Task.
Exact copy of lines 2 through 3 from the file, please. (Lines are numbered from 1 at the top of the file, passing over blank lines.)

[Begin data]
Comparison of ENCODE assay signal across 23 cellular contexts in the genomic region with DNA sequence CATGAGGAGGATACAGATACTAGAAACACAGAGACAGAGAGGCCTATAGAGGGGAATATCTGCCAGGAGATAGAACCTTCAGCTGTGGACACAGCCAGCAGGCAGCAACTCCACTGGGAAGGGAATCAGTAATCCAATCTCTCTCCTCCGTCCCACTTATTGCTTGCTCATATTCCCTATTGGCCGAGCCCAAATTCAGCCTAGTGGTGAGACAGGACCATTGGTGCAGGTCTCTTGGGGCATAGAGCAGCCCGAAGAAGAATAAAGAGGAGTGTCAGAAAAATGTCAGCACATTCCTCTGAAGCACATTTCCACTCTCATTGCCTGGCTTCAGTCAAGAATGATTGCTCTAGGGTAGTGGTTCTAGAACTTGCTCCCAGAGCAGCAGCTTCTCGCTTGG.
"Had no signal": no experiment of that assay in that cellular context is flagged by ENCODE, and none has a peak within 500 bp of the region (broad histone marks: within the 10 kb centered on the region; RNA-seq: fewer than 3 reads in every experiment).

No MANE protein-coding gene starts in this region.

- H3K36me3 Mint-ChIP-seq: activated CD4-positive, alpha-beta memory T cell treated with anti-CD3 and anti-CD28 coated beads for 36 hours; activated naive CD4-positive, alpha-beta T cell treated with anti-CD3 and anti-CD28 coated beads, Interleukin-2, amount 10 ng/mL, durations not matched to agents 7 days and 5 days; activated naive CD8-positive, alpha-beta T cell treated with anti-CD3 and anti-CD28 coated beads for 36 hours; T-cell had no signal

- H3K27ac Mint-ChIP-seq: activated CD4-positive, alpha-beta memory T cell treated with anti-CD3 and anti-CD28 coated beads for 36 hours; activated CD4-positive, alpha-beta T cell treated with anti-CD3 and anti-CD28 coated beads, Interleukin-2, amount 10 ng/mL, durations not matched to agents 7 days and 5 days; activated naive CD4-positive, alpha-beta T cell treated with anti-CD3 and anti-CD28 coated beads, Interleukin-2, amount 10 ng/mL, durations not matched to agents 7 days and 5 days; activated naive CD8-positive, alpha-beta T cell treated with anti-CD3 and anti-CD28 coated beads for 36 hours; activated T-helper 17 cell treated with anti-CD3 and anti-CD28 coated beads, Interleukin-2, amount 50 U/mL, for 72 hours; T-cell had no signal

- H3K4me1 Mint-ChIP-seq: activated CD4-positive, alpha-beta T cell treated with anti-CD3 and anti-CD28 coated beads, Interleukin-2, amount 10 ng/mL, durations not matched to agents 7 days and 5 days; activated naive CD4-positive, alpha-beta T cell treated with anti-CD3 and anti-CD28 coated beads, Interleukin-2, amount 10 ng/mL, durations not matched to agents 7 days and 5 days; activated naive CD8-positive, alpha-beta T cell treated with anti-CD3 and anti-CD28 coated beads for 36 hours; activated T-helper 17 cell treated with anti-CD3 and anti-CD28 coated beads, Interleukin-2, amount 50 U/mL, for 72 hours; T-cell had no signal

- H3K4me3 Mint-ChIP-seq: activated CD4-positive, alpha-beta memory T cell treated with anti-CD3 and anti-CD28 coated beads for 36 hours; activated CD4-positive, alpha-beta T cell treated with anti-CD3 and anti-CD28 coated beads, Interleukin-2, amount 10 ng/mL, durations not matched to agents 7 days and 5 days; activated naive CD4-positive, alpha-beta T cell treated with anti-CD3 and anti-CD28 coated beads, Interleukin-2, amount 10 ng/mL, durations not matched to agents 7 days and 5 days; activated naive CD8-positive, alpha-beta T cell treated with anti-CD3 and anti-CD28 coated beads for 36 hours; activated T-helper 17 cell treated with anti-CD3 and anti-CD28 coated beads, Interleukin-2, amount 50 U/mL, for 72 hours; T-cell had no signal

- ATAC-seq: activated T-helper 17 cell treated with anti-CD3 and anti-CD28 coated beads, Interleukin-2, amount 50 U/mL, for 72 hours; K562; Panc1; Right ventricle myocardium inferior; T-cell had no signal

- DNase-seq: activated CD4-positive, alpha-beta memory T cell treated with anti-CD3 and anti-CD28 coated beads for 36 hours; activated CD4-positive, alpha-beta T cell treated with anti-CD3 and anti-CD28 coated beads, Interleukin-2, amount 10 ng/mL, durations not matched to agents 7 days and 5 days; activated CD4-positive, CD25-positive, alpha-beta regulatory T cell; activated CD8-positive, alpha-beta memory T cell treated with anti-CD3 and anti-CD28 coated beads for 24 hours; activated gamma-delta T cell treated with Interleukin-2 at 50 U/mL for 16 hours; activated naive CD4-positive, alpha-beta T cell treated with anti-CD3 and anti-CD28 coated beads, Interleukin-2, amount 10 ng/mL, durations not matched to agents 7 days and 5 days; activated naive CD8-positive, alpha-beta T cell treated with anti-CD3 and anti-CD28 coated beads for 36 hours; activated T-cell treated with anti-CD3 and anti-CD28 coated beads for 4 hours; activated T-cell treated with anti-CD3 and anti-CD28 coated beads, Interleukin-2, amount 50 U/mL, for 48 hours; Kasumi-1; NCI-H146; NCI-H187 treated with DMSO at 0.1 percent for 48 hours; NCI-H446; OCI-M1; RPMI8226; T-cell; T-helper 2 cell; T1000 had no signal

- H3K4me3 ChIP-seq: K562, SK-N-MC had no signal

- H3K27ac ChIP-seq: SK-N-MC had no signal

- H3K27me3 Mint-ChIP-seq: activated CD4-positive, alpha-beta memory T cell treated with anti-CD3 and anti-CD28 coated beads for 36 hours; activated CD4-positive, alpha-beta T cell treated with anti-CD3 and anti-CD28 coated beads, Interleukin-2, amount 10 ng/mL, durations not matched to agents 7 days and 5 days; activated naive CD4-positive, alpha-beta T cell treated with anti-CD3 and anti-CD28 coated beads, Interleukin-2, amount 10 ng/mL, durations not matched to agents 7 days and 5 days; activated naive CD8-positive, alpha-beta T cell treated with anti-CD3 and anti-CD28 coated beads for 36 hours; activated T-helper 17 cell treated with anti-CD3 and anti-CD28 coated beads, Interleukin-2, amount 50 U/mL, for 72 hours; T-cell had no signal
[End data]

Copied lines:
"Had no signal": no experiment of that assay in that cellular context is flagged by ENCODE, and none has a peak within 500 bp of the region (broad histone marks: within the 10 kb centered on the region; RNA-seq: fewer than 3 reads in every experiment).

No MANE protein-coding gene starts in this region.